While at IMW Law, Matthews served as president of the Black Women Lawyers Association of L.A. (E. Mesiyah McGinnis/L.A. Sentinel)

There, she added to her already impressive resume client relations and development, litigating and trial experience, but she shared one of the most important aspects that she learned working at the firm. “I think community relations and the importance of being engaged with the bar association and having a face in the community,” said Matthews.

During her tenure there, she was president of the Black Women Lawyers Association of Los Angeles, the California Association of Black Lawyers and the John M. Langston Bar Association. Matthews shared how she witnessed the firm grow into one of the most prominent firms on the West Coast today.

“Through involvement in the bar association, of course, that widened our importance, scope and net as a firm,” said Matthews. “The firm opened up opportunities for us to attend national bar association conferences.”

She shared in 2015, then Ivy, McNeill Wyatt, hosted one of those national conferences. They hosted the Welcome to L.A. Convention, which brought Black attorneys and judges from around the country, getting a chance to both network and learn about the firm. Now, Ivie, McNeill, Wyatt, Purcell & Diggs, the firm continues to set the bar of legal excellence as a multi-cultural firm for the community at large and globally.

Matthews retired from practicing law in 2022, bringing her 35-year tenure at the firm to an end. But she actually refers to herself as “semi-retired” as opportunity came knocking in the form of a new position. L.A. County Supervisor Holly Mitchell appointed her commissioner on the Assessment Appeals Board of Los Angeles.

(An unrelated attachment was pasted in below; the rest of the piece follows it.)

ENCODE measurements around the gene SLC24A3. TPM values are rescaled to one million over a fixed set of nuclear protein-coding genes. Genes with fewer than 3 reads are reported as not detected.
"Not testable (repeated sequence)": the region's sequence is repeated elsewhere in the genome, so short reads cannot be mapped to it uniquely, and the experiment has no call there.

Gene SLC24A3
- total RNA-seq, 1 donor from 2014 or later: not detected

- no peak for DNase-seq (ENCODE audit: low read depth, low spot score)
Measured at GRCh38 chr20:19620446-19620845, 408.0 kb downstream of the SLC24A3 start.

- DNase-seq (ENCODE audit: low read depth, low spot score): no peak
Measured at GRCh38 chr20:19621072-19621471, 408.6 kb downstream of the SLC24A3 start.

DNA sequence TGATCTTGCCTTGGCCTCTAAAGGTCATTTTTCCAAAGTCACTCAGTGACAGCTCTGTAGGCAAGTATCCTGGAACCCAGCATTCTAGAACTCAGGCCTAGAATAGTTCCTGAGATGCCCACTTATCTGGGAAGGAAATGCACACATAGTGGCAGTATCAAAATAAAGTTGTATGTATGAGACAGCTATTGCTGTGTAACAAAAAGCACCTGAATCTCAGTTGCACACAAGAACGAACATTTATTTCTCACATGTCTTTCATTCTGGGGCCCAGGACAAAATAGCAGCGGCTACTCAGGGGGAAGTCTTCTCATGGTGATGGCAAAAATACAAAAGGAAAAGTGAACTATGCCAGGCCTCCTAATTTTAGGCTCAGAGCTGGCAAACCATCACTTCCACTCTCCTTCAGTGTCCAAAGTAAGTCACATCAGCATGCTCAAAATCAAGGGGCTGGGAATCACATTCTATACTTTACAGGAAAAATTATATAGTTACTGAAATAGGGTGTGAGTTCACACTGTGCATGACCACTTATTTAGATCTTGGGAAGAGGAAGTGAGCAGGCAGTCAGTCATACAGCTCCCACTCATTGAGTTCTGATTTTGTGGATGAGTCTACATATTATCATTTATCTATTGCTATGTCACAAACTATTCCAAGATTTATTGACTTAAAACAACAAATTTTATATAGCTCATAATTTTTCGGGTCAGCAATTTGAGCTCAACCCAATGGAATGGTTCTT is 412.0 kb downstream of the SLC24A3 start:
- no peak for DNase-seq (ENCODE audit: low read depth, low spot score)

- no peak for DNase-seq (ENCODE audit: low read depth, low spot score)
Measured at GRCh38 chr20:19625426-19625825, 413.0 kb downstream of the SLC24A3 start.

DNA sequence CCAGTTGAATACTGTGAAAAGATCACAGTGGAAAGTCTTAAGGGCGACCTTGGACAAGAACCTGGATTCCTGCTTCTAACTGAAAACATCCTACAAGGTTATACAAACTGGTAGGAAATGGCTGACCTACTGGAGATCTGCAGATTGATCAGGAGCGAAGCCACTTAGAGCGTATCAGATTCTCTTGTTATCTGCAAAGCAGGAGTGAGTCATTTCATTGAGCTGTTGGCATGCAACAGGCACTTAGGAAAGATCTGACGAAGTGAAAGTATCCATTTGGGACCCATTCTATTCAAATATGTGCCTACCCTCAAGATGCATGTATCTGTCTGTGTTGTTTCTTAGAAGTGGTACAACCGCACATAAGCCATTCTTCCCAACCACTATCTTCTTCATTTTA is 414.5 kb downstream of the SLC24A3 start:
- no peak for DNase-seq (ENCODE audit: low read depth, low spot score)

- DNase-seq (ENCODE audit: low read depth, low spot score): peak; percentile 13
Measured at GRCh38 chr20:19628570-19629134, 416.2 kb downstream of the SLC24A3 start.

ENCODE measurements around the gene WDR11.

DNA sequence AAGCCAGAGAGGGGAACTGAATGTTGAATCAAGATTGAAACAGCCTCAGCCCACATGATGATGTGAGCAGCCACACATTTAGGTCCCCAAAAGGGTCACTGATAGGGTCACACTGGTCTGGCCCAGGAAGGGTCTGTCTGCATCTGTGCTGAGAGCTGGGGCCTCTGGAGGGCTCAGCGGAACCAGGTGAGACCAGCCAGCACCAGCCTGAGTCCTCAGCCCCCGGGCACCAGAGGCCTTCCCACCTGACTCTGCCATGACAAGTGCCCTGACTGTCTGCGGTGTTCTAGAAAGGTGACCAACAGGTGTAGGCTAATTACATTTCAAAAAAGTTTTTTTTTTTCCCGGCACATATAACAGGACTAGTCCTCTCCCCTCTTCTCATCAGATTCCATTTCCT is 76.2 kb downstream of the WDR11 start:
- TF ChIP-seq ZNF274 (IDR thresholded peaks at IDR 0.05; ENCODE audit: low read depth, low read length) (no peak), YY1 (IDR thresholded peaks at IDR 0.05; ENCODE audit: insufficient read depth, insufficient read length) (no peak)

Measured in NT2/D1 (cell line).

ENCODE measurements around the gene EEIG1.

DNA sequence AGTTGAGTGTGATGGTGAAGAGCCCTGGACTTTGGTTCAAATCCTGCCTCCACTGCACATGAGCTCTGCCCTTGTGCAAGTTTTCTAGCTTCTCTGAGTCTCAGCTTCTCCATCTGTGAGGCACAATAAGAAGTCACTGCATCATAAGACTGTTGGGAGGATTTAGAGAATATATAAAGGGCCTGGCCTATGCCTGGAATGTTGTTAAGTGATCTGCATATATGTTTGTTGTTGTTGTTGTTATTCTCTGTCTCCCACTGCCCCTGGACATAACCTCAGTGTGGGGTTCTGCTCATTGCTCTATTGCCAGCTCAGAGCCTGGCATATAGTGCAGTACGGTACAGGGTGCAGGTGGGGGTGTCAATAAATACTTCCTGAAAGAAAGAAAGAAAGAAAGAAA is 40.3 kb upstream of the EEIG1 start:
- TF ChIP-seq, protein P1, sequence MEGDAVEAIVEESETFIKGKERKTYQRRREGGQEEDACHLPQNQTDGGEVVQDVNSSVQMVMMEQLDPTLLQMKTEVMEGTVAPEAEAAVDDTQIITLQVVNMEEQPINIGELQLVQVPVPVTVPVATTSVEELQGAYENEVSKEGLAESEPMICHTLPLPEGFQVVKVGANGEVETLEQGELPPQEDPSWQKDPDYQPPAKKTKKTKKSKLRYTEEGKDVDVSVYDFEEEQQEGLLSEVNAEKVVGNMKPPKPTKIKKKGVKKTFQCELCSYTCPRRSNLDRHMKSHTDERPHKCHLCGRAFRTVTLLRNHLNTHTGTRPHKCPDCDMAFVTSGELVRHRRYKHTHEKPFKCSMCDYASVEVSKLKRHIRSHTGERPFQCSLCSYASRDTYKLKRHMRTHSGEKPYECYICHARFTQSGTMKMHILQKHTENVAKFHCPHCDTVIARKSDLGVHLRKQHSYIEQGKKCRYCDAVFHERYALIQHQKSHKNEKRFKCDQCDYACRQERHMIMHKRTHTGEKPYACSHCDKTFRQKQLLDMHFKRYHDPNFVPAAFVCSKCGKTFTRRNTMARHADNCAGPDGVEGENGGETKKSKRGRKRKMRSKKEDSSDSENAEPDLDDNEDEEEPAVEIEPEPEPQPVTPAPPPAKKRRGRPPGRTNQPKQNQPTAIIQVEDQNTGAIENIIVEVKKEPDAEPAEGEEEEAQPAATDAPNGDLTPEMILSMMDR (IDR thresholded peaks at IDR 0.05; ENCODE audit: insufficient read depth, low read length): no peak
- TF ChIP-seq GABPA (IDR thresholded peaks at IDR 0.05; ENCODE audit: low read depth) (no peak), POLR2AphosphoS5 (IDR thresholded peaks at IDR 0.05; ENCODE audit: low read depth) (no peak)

“We are a neutral body, it’s a quasi-judicial position,” said Matthews. “Our task is to decide tax appeals for the County of L.A.

“That’s my new gig.”

Her new gig has some stiff competition, you could say her years of being an attorney had some stiff competition as Matthews had another ongoing passion project for years. While in law school, up in San Francisco, Matthews began running as a form of stress relief.

“That’s how I got into running as a form of keeping a healthy body, relieving stress, having time to think and just unwind,” she said.

She has run a total of 19 marathons including running the L.A. Marathon consecutively since 2007. Last year, she ran a marathon in Cape Town, South Africa, which she described as an “awesome experience.” This year she would run in not one, not two, but three marathons – in March the L.A. Marathon, in Septembe, the Marathon du Médoc in France, and back home to Illinois to run in the Chicago marathon.

Although retired, Matthews is a commissioner on the L.A. County Assessment Appeals Board. (E. Mesiyah McGinnis/L.A. Sentinel)

When she isn’t running and working on the L.A. Assessment Appeals Board, she’s lending her time to organizations near and dear to her heart such as the Special Needs Network, Children Youth and Family Collaborative, Ignited Light Ministries, My Friend’s House and Black Girls Run Los Angeles. She is also a member of the Delta Sigma Theta Sorority, Inc. and the Harbor Area CA Chapter of the Links, Inc. Matthews shared that it’s her faith that’s at the center of it all.

“I jumpstart my mornings by participating in a prayer line ministry, Hannah’s Descendants Prayer Line, Monday through Friday and on Fridays with my church prayer ministry, Holman United Methodist Church morning prayer group,” said Matthews.

“I’m a woman of faith. I know and love the Lord and that’s what keeps me grounded. No matter what may be going on in my life, good or bad, to know I’m a King’s kid and that God loves me no matter what — that allows me to press through but, more importantly, allows me to have a joy and a peace.”

What do you get when you combine a lawyer, warrior and an angel?

You get Eulanda Matthews.